[Tdwg-obs] Monitoring definition and protocol repository

Steve Kelling stk2 at cornell.edu
Wed Nov 30 15:57:20 CET 2005

I really like comments that Lynn has brought, and appreciate that she 
forwarded the definition around NatureServe. I do have a couple of 
comments, which are found in the text below.

At 06:36 PM 11/22/2005 -0500, you wrote:
>There was concern that including "defined protocol" in the definition of
>observation could be overly restrictive and prevent the inclusion in an
>observation data repository of high quality / high confidence
>information that was collected opportunistically and not as part of an
>official survey with a protocol.

While in some ways I feel that it is good to include a protocol in the 
definition, I can agree that it is not really essential in a primary 
definition of an observation. My reason is that in the NA bird monitoring 
community, even opportunistic observations are considered a protocol. These 
are characterized as opportunistic or incidental observations. Furthermore, 
in our development of the a data exchange schema for bird monitoring data 
the variable protocol figured prominently.  So, while not part of the 
definition, I suggest that we make sure to spend some time on a discussion 
of protocols in future discussions.

>We'd like to propose adding some language to incorporate explicit
>tracking of negative data. These would be data where a survey was
>conducted for a certain species (such as a rare orchid) in an area where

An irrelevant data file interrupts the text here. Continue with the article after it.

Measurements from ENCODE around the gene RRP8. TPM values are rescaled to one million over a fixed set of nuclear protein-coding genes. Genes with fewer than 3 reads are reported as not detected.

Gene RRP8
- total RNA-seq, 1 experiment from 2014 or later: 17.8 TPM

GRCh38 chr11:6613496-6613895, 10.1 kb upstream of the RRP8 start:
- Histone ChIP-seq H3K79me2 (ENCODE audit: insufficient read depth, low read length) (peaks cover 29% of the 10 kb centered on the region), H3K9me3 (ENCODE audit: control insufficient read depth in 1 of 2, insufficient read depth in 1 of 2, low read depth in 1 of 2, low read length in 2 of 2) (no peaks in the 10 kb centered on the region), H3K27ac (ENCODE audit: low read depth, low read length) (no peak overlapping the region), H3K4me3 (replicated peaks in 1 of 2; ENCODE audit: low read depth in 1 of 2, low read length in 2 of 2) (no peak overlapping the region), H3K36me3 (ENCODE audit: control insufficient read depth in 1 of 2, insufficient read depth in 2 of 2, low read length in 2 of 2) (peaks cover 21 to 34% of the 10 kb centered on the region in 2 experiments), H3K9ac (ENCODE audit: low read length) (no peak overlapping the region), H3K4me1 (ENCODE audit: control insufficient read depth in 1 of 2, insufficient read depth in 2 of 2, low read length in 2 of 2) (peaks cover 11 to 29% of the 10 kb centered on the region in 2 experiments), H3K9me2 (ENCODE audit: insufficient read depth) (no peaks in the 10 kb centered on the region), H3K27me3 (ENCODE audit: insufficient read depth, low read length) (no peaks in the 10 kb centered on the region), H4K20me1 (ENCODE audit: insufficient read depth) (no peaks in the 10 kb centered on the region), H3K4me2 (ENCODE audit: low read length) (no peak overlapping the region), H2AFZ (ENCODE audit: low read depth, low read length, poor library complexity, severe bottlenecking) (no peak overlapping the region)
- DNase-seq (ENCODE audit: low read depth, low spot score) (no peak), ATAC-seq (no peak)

>it would be expected to be found, and the observer wants to document and
>communicate that information to inform future survey efforts,
>distribution mapping efforts, and activities such as conservation
>planning. This would be different from inferring negative data as is
>sometimes done with bird observation data.

I think that this is a good idea. The concept of negative data is an 
important one, with a variety of different angles. But, as with protocol I 
don't believe that it is absolutely essential in our definition. My feeling 
is that the way we use occurrence in the definition does not infer only 
positive observations. So, I suggest that we do not include this, but again 
spend quite a bit of time on this topic as we expand and explore the basic 

>Also - does the "defined spatiotemporal location" need to be highly
>precise, or can it be defined generally (with spatiotemporal uncertainty
>as needed) to reflect knowledge of the observation or observer? For
>example - include imprecise dates (e.g. spring 1998) and locations (3
>miles SW of the intersection of Clear Creek and Main Road)?

Yes, I believe that we can be less explicit on the location. So having more 
vague terminology in the definition is a good thing.

Finally, I always feel that a definition should strive to get its message 
across in as few a words as possible. So, I might suggest:

"An observation characterizes the occurrence of an organism or set of 
organisms through a data collection event at a location.  An observation is 
not necessarily an independent entity and could be linked via 
characteristics such as time, place, protocol, and co-occurring organisms."

The words or phrases in bold in the definition need to be developed more 
fully. As we work through the definitions of these words and phrases I 
believe that issues being brought up such as negative data, protocol, 
spatial temporal issues, and data aggregation can be addressed.


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